Our study focuses on regulation in the Netherlands. In the Dutch healthcare system, healthcare professions are responsible for setting professional standards. The government develops general legislation for quality and safety of care, often consulting professional and provider associations.13 The role of the inspectorate is to supervise quality and safety of both healthcare organisations and individual healthcare professionals, by checking whether organisations and professionals comply with professional standards and legislation.14 The inspectorate uses two approaches: incident-based supervision following incidents and complaints in healthcare, and risk-based supervision focusing on specific themes or type of providers. The inspectorate uses the available standards and legislation to design inspection frameworks that are used during inspections. These frameworks focus on specific themes or risk areas, such as radiology in dental care or operating theatre hygiene, and multiple frameworks are used within sectors. In general, the inspectorate conducts their inspections unannounced. They do announce forthcoming inspection rounds on specific themes, indicating that they will make a number of unannounced visits in the upcoming months. The inspectorate drafts a report for each organisation it has inspected, as well as an overall report on the theme. These reports are also published. The expectation of the inspectorate is that inspections will drive compliance and stimulate quality improvement as non-compliance is pointed out to providers, and that subsequent reports of inspections and the overall report will inform and motivate a sector to further improve on the inspected themes.
As we were interested in the underlying mechanisms and processes of inspection frameworks post publication, we adopted an exploratory qualitative approach. We opted for maximum variety, and in consultation with the inspectorate selected three frameworks that differed in context, design and method of publication.15 These were frameworks on quality of nursing home care, radiology in dental care and infection prevention in hospital care. All were published in 2017 and subsequently used for inspecting a select number of healthcare providers. Table 1 describes the three frameworks.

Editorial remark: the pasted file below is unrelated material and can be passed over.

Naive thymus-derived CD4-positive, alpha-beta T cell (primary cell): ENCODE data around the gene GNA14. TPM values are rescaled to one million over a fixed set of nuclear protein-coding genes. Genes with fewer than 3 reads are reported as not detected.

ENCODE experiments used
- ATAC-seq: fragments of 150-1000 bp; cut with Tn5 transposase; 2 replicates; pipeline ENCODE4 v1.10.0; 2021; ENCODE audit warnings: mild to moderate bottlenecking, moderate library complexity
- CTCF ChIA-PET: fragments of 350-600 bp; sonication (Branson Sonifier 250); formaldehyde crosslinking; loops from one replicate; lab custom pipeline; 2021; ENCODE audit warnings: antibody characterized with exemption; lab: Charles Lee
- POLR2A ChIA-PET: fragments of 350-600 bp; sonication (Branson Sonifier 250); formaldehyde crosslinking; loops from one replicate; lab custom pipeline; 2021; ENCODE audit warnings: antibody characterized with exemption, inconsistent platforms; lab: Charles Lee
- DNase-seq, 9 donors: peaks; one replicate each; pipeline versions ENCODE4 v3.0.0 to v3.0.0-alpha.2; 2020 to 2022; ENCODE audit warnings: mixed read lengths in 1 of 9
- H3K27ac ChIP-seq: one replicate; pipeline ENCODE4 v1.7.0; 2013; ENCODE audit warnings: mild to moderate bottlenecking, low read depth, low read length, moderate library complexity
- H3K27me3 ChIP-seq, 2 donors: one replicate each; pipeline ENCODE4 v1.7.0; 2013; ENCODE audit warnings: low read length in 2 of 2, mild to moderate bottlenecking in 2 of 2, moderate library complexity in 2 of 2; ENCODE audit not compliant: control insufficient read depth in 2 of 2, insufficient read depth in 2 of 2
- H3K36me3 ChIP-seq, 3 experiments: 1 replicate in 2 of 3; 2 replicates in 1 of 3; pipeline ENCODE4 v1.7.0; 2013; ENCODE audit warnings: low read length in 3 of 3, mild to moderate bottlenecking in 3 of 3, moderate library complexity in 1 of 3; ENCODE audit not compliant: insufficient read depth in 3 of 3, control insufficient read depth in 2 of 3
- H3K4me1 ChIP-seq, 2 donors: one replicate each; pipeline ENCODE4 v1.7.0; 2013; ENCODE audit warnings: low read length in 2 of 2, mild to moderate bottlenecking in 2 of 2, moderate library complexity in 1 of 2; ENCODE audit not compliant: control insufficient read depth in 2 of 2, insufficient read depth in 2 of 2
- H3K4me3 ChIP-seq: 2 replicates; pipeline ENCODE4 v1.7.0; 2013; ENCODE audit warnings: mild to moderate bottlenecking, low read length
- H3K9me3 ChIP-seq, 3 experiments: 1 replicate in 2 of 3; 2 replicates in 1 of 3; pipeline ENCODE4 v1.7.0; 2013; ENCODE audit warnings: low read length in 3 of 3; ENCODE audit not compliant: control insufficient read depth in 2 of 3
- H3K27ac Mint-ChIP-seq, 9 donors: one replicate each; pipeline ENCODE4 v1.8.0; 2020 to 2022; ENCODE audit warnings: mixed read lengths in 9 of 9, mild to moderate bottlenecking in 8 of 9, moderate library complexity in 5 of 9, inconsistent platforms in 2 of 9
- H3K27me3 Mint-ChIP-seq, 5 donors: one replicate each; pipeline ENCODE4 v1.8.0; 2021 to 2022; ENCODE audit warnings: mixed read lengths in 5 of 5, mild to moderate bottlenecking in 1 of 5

Data collection and analysis
We used purposive sampling to conduct semistructured interviews with managers, quality officers and healthcare professionals from healthcare organisations, policy advisers from professional associations, and healthcare inspectors.16 The topic list for our interviews was based on a literature scan conducted for the research project and included (1) awareness of and attitude to the inspection framework, (2) how the framework was used in practice, (3) its influence on compliance to norms and quality work, and (4) interaction between providers, professionals and associations on the one hand and the inspectorate and inspectors on the other (online supplemental appendix 1).
We held 37 interviews with 39 respondents. table 2 gives an overview of interviewees from each setting. Two researchers experienced in conducting qualitative research (J-WW, IW) led the interviews, which were recorded and transcribed verbatim. All participants provided verbal consent before the interviews, which were held between June and September 2018. Two researchers (J-WW, IW) used thematic analysis to identify overarching patterns in our data.17 Throughout the analytical process the coding template was adapted and a third researcher (RAB) was consulted to discuss and review identified themes. After analysing all interviews, the first two researchers held a group interview with one inspector from each setting. The goal of this group interview was to reflect on our findings with the three inspectors and gain a better understanding of the similarities and differences between settings. The group interview took place in November 2018 and was structured and analysed around the identified themes. All transcripts were coded using Atlas.ti V.8.
The main themes that emerged from our data relate to the development of inspection frameworks, the uptake of a framework once published, how the inspection framework contributes to quality improvement in practice, and experiences with the frameworks during inspections.
Development of inspection frameworks
Three issues seem crucial to the inspectorate in designing inspection frameworks. First, the framework must be grounded in the law or professional standards, to ensure it is legally watertight. Second, the framework must have social legitimacy. The inspectorate consults professional associations or experts put forward by professional associations during the framework development. This consultation serves as a check on the selected and prioritised standards and enhances the legitimacy of the framework. Third, a framework should be pragmatic and should include important current quality issues. The inspectorate prioritises standards in their frameworks. This means that a framework is a selection of professional standards and not a complete overview of all relevant standards.
We’re all practical. We know it’s our goal to do an inspection in one day. You could also make a framework that will take you four days. So we try to develop a manageable framework and that means it won’t include many things. (R17: inspector, nursing home care)